Cleaner continuous flow production of mesoporous calcium-magnesium silicate as a potential biomaterial

  • Chun Hui ZhouEmail author
  • Shu Ting Xia
  • Sridhar Komarneni
  • Freeman Bwalya Kabwe
  • Gui Chen Jin
  • Mao Quan Chu


Dolomite is an abundant, naturally occurring carbonate mineral, but the conventional processes of converting dolomite to new materials are time-consuming and energy-intensive. In addition, products from dolomite such as magnesium oxide, magnesium carbonate, magnesium hydroxide, which are used as adsorbents and additives, are mostly low value-added. Here, we demonstrated the conversion of dolomite to a mesoporous calcium-magnesium silicate (m-CMS) using a green and efficient continuous-flow synthesis method. The samples were characterized using powder X-ray diffraction, Fourier transformed infrared spectroscopy, N2 adsorption/desorption isotherms, thermogravimetric analysis, scanning electron microscopy and transmission electron microscopy. The material possessed mesoporosity and exhibited high a specific surface area of 629 m2/g and a pore volume of 0.66 cm3/g. The maximum water absorptivity of the sample was 52.6%. After the m-CMS immersing in Tris–HCl solution for 56 days, the weight loss ratio reached 30 wt%, indicating its good potential biodegradability. Hydroxyapatite was formed on the surfaces after the m-CMS was immersed in simulated body fluids. The m-CSM provided nucleation sites, and subsequently supplied Ca2+ for hydroxyapatite crystal growth, indicating that the material has potential bone conduction capability. This work suggests that m-CMS can be synthesized from dolomite and tetraethyl orthosilicate through a quick continuous process, and that the m-CMS could be used as a biomaterial.


Dolomite Mesoporous calcium-magnesium silicate Continuous process Biodegradability Biocompatibility 



The authors wish to acknowledge the financial support from the National Natural Scientific Foundation of China (41672033), the State Key Laboratory Breeding Base of Green Chemistry-Synthesis Technology, Zhejiang University of Technology (GCTKF2014006), and Institute of Life Science and Technology of Tongji University. The authors wish to acknowledge the financial support from the open fund from Key Laboratory of Clay Minerals of Ministry of Land and Resources of the People’s Republic of China, Engineering Research Center of Non-metallic Minerals of Zhejiang Province, Zhejiang Institute of Geology and Mineral Resource, China (ZD2018K05). CHZ conceived of the study. GCJ conducted the experiments, provided the data and drafted the paper and then STX finalized the paper for submission and proofread the paper. All the work is with extensive discussion and input from CHZ. SK, FBK and MQC provided assistance during the work.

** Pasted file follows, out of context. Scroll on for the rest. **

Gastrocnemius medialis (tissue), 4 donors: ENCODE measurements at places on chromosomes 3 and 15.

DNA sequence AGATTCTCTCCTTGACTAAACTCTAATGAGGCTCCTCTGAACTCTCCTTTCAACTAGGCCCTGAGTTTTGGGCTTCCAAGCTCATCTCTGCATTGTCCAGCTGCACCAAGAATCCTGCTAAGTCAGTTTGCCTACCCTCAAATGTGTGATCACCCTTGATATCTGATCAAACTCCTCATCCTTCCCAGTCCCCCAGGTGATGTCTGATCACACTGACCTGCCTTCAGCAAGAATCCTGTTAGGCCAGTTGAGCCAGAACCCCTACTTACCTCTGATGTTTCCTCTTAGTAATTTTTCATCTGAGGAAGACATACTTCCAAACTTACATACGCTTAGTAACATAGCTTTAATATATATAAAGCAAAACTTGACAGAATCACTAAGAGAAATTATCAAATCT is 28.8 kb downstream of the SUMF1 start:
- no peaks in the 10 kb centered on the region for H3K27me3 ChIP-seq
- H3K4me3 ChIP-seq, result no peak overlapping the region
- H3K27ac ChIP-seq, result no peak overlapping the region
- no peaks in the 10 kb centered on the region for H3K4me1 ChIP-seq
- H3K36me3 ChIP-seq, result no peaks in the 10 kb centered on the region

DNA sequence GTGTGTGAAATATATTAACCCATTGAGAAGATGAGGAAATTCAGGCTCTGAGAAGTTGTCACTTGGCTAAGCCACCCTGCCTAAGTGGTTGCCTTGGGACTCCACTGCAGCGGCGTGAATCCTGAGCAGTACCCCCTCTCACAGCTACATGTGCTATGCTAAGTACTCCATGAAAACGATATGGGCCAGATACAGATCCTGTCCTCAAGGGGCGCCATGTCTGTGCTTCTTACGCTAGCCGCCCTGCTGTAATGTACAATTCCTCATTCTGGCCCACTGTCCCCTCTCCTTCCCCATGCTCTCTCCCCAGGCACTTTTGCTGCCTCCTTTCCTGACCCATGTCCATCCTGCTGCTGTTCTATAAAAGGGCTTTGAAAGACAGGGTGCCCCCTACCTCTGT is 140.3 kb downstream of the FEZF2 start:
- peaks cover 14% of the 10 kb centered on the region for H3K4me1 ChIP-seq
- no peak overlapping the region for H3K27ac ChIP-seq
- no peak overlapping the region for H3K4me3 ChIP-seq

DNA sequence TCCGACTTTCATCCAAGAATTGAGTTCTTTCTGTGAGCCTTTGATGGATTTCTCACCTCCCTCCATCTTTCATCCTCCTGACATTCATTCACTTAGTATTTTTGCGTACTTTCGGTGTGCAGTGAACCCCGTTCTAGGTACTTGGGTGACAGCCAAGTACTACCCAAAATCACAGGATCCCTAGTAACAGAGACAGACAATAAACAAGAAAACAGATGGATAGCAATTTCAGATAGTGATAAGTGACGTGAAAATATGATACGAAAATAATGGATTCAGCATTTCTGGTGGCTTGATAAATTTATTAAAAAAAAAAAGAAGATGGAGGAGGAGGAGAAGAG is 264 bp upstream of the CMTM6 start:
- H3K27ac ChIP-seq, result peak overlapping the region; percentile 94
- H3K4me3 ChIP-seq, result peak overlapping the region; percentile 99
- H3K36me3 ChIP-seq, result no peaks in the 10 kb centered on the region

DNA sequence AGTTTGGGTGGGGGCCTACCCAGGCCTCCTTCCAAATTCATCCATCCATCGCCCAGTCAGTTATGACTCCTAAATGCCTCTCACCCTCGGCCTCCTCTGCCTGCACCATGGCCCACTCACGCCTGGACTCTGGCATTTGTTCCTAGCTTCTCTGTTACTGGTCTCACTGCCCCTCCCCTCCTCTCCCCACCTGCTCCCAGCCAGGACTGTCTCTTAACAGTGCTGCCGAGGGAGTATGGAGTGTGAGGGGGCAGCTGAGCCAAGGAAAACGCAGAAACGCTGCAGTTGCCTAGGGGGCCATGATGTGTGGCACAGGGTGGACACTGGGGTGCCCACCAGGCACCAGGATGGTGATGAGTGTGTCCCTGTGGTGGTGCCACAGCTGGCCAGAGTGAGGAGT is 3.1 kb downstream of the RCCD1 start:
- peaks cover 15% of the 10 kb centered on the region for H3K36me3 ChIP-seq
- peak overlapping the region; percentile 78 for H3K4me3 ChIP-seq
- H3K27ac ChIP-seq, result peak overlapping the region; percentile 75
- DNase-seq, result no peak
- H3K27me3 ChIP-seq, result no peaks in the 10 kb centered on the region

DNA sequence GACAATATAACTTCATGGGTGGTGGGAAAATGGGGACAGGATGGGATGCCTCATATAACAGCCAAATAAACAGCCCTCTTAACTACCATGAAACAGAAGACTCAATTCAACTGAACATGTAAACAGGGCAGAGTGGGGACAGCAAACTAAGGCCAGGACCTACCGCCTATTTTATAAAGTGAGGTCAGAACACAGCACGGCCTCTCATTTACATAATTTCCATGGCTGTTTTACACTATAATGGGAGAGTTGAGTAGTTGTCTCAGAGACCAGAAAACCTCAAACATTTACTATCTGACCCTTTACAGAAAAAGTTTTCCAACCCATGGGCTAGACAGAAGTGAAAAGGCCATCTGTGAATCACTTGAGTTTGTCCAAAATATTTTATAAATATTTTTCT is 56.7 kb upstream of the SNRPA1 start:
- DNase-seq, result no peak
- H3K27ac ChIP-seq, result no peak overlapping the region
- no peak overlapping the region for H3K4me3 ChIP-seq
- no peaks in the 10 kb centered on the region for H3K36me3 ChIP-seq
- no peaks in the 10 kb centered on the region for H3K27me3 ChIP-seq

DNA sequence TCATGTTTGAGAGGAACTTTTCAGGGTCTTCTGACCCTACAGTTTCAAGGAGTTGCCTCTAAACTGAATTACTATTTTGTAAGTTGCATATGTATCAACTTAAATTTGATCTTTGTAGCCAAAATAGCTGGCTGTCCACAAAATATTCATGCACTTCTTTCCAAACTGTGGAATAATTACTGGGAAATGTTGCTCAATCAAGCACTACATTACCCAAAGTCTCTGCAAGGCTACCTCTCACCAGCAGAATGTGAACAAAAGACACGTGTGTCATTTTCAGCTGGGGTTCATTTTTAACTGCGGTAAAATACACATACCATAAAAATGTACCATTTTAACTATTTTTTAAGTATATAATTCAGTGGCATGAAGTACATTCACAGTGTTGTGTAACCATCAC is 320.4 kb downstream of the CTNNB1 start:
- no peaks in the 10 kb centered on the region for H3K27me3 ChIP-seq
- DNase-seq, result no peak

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Copyright information

© Springer Science+Business Media, LLC, part of Springer Nature 2019

Authors and Affiliations

  • Chun Hui Zhou
    • 1
    • 4
    Email author
  • Shu Ting Xia
    • 1
  • Sridhar Komarneni
    • 3
  • Freeman Bwalya Kabwe
    • 1
  • Gui Chen Jin
    • 1
  • Mao Quan Chu
    • 2
  1. 1.Research Group for Advanced Materials & Sustainable Catalysis (AMSC), State Key Laboratory Breeding Base of Green Chemistry-Synthesis Technology, College of Chemical EngineeringZhejiang University of TechnologyHangzhouChina
  2. 2.Institute of Life Science and TechnologyTongji UniversityShanghaiChina
  3. 3.Department of Ecosystem Science and Management and Materials Research Institute, 204 Energy and the Environment LaboratoryThe Pennsylvania State UniversityUniversity ParkUSA
  4. 4.Qing Yang Institute for Industrial MineralsChi ZhouChina

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